Consumer and business sentiment picked up in December, but Brexit, the US presidential election and domestic unrest all took their toll during the year.
The Bank of Ireland Economic Pulse, which measures consumer and business sentiment, rose to 92.4 in December, up 6.6 points on November’s reading. The rise was fuelled mainly by increased business sentiment, which rose 7.9 points to 93.1 during the month. The consumer reading was up 1.2 points on the month to 89.5.
However, Bank of Ireland’s group chief economist Dr Loretta O’Sullivan said 2016 was an eventful year and overall the economic pulse reading was lower at the end of December compared with a year earlier.
“While sentiment picked up in December, developments over the course of 2016 have taken their toll,” she said.
“The general election and industrial unrest at home. The UK voting to leave the EU. Sterling falling and the outcome of the US presidential election all made it an uncertain year. These developments weighed on confidence with both the Consumer and Business Pulses in December down on their January readings, albeit up on November.”
The business pulse showed an improvement in all four sectors for the month, with companies in the industry, services and construction sector more upbeat about business activity in the short term than the retail sector. They were also upbeat about hiring in the near term. The survey covered 2,000 businesses during the month.
“The December findings indicate that most firms do not expect to change their selling prices in the period ahead, and also point to some pressure on the input costs front, excluding labour costs, over the past three months,” Dr O’Sullivan. She noted the gain in sterling against the euro and the strengthening of the US dollar in recent weeks as a potential factor in this.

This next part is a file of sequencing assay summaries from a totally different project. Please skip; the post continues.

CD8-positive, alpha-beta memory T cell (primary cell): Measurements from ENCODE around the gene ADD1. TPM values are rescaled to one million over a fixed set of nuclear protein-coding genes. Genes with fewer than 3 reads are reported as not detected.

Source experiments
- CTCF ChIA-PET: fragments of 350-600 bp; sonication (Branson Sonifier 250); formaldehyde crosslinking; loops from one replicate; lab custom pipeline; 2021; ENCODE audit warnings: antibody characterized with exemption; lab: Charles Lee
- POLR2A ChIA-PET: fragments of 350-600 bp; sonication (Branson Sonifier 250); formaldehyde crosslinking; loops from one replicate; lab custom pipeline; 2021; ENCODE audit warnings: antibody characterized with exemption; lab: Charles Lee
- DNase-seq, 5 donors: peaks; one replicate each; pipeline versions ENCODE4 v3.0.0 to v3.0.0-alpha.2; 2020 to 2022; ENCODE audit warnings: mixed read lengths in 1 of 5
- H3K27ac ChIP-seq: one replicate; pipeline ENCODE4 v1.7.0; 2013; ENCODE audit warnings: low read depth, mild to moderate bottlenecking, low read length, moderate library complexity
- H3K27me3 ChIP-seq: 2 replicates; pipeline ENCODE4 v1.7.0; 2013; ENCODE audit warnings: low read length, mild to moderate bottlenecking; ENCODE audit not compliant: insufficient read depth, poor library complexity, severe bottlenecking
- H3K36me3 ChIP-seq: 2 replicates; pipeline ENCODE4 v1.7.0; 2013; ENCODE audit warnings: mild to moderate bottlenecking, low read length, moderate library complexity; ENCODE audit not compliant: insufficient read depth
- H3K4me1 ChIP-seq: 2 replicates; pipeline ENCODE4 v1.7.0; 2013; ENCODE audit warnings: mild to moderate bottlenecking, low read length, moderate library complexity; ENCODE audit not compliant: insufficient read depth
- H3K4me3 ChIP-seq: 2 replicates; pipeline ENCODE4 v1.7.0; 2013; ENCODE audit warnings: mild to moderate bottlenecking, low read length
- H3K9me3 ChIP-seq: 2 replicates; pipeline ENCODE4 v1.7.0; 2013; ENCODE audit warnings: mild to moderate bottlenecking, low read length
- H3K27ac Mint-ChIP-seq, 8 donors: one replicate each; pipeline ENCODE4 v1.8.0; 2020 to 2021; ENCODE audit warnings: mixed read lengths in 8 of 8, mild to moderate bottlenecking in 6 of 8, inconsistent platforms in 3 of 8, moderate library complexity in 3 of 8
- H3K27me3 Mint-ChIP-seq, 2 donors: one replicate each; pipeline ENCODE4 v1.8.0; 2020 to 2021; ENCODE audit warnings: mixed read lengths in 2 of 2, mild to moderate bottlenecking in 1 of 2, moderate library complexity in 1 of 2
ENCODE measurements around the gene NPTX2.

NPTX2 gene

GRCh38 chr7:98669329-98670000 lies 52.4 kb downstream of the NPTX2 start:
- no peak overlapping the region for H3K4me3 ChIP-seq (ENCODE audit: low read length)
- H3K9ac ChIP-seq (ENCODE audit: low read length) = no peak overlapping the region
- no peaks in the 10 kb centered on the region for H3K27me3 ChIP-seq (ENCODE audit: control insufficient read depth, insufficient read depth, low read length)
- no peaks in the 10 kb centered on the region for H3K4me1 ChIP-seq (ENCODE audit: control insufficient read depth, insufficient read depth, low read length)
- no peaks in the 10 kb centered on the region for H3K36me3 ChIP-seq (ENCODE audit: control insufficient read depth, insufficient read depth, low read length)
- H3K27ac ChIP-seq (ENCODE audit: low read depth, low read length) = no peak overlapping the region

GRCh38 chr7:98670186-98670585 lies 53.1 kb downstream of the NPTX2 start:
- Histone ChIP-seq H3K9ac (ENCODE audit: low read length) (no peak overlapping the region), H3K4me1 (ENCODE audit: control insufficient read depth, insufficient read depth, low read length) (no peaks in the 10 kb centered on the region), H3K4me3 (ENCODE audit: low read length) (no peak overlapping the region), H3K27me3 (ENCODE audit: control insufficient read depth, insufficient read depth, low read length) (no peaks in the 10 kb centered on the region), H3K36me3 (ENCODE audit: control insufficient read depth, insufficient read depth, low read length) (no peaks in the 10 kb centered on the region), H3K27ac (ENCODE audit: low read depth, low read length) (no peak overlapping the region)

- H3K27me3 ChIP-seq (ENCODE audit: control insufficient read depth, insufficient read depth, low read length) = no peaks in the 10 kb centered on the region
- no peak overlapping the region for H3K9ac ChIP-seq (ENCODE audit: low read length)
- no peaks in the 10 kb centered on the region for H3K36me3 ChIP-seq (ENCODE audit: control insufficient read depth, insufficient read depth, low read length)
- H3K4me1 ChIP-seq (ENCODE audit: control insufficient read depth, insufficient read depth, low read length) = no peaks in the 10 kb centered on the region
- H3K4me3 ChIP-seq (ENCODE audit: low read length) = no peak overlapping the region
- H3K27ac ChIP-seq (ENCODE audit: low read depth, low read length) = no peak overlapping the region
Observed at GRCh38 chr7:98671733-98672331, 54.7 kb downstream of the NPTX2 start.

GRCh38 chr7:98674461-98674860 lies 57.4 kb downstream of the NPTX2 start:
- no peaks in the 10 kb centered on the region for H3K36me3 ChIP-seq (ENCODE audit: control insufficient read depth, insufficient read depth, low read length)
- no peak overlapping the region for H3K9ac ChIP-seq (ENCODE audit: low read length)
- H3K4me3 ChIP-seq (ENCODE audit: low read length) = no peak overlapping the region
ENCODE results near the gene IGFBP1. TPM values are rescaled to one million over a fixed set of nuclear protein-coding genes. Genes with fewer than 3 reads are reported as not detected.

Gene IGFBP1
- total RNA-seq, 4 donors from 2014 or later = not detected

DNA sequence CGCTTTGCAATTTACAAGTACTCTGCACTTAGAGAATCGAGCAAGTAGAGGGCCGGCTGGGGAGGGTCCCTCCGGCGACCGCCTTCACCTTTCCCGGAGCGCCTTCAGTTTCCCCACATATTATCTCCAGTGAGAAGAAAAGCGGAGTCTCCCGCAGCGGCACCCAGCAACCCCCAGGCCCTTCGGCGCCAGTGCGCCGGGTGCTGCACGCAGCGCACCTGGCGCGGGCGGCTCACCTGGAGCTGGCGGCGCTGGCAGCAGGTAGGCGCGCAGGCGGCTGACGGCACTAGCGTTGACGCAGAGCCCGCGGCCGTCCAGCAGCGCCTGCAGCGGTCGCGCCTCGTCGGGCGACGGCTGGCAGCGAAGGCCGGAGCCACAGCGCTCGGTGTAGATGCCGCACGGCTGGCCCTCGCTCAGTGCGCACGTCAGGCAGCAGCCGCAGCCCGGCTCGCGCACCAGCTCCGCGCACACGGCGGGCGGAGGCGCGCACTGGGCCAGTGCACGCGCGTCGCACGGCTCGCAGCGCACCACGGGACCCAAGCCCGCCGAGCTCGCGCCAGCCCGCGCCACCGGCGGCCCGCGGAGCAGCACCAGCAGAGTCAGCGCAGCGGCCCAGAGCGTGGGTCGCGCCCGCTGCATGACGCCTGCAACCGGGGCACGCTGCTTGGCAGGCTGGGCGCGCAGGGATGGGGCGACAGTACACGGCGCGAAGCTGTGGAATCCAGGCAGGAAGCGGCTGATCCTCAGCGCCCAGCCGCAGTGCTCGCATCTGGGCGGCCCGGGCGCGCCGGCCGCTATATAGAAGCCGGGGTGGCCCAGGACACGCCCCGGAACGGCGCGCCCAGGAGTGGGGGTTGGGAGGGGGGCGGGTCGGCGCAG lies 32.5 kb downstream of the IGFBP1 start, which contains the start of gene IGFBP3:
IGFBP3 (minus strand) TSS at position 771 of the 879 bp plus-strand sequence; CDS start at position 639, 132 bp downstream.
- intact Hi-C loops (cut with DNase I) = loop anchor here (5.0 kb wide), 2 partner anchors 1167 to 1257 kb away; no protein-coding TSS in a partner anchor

The Consumer Pulse, which takes in 1,000 households, showed an increasing optimism about the economic outlook and personal finances during the month, as the festive season helped lift some of the gloom that had hit consumers in November. However, buying sentiment was unchanged, with 35 per cent considering it a good time to purchase large items, including furniture and electrical goods.
Likely to save
The survey found that two-thirds of consumers were likely to save over the coming 12 months, particularly younger people living in Dublin and those who were living with family.
The index measuring housing rose slightly to 108.7 in December, compared with 108.1 in November, with one-third of respondents expecting house prices to jump by more than 5 per cent in the coming year. That figure was higher in Dublin where data has shown growth in prices has been stronger in recent months.
“Rent expectations remained in positive territory in December and, as we head into 2017, it will be interesting to see how the newly-passed legislation capping rent increases at 4 per cent per annum in ‘pressure zones’ – Dublin and Cork city – feeds through to thinking,” Dr O’ Sullivan said.
Bank of Ireland also measures regional shifts in three-month moving averages. The regional pulses for December showed a mixed bag, with sentiment in Munster rising 2.5 points and falling 1.5 points in Connacht and Ulster. In Dublin and the rest of Leinster, sentiment was broadly unchanged.
There was a broad optimism in all regions apart from Dublin about the prospects for the economy this month, while all regions showed an upbeat mood about their own financial prospects. Read More…
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